Can you offer advice to directors who are just starting out -- like, when did you start charging for your work?

When I was 16 and doing two or three music videos a year, I did it for free. I wanted to have fun with my friends and I wasn’t taking it as seriously at that point. But as I started doing it more, people would ask me what my price was, and so I was like, “I should probably start charging, because people are willing to pay.” Also, I’ve told my team this, too -- you have to think about it from this perspective: How many hours do you plan? How many hours do you spend shooting? And how many hours do you edit? If you charge $100, and then you calculate out those hours, you’d basically be getting $5 an hour, which is like nothing.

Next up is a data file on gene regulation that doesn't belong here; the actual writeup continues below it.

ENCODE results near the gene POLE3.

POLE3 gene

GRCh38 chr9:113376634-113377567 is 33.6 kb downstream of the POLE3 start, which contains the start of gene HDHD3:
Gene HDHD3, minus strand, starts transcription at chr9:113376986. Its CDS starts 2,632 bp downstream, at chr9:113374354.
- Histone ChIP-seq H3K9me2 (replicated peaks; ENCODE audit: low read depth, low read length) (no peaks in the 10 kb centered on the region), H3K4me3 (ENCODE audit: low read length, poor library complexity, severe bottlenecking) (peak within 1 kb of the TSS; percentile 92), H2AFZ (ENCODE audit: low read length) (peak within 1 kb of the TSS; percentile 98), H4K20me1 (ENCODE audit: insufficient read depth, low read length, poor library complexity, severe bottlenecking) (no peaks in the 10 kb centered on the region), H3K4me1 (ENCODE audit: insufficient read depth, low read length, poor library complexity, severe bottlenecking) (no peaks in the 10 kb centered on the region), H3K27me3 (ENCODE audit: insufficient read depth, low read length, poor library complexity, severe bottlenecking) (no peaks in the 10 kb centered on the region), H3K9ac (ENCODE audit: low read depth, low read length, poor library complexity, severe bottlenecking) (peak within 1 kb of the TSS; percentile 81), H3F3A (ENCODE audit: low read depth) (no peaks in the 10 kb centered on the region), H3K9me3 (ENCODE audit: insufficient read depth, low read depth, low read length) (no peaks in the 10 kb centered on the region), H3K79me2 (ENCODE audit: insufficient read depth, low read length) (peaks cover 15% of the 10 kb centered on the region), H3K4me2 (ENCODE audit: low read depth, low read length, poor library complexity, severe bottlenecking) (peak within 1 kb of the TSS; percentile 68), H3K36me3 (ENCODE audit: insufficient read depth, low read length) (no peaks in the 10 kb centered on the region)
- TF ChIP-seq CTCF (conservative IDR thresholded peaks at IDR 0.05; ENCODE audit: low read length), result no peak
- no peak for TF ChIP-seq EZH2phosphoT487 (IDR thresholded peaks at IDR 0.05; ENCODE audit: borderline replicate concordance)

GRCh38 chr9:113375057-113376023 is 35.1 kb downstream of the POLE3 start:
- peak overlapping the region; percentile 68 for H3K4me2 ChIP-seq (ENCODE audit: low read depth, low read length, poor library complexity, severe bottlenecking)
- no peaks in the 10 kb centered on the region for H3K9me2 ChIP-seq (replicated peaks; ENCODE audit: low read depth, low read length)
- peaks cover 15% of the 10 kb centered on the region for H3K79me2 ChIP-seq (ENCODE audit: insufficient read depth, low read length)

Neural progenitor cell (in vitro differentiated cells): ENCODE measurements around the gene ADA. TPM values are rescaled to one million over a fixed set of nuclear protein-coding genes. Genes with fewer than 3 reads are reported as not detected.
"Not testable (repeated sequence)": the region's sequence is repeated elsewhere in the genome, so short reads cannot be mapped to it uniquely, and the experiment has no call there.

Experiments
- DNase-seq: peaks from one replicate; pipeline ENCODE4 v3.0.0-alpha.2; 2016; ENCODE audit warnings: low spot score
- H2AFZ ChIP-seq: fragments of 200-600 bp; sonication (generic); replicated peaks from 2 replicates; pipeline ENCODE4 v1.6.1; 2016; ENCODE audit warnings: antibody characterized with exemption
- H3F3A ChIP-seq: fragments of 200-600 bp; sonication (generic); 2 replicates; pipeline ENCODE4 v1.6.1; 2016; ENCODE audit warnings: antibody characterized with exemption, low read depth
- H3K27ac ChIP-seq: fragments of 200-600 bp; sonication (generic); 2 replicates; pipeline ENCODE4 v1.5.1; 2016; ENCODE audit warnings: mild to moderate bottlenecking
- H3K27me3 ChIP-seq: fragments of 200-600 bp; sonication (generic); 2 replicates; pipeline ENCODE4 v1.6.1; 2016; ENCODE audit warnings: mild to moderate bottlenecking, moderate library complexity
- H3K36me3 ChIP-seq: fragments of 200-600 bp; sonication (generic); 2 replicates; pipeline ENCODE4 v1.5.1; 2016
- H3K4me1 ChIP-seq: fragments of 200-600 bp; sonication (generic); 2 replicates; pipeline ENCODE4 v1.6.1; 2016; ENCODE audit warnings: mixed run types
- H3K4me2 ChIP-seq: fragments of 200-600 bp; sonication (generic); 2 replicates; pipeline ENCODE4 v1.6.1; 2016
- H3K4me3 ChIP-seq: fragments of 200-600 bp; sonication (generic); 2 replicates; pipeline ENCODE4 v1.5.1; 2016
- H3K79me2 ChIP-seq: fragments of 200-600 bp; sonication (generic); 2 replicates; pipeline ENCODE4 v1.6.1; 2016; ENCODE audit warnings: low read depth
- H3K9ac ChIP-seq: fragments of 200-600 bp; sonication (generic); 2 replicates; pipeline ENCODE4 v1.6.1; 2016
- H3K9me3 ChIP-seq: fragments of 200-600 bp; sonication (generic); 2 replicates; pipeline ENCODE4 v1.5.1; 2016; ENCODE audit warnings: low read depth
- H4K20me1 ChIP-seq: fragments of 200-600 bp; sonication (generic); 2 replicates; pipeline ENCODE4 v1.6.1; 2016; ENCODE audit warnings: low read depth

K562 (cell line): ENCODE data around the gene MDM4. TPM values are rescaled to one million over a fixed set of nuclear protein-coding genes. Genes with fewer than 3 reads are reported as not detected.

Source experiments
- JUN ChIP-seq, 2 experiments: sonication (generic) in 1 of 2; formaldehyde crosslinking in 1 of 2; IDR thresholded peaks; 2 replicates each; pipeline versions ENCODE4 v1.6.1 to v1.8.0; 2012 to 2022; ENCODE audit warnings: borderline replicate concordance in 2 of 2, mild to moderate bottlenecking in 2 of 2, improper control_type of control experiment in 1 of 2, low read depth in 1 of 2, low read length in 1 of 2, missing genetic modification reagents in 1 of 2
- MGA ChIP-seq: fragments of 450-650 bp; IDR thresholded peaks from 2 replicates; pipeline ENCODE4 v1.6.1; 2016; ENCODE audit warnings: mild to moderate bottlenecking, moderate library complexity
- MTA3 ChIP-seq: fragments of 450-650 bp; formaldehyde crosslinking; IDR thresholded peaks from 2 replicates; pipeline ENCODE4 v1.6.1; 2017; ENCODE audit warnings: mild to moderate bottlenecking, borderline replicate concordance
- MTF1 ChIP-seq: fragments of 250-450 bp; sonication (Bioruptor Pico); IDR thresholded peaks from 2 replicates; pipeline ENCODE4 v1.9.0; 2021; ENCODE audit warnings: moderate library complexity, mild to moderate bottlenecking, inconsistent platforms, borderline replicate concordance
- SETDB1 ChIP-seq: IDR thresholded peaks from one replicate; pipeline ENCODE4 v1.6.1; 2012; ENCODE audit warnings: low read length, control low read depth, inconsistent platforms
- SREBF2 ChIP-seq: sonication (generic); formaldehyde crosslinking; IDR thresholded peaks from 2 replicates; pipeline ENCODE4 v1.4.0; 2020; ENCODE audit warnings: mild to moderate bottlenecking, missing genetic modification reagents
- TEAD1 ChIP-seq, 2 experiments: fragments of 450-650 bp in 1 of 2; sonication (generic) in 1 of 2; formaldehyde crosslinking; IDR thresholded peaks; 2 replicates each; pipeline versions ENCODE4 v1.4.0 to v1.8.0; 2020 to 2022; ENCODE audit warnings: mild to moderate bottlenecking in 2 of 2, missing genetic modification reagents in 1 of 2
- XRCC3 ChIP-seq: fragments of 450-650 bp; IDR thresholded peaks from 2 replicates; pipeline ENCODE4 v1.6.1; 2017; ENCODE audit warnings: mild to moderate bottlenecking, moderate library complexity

What does the future look like for you? Is the dream to be a music video director?

I think so. I love this stuff, I love the process and I love the community. I just love all of it. With Kudzu, our work is good, but we’re not any more special than the next production team our age trying to get started, too, so we have to figure out what makes us special. We’re going to go to Miami soon and shooting for two artists there, and then we’re going to Melbourne and shooting for artists there. We’re really trying to go crazy this summer.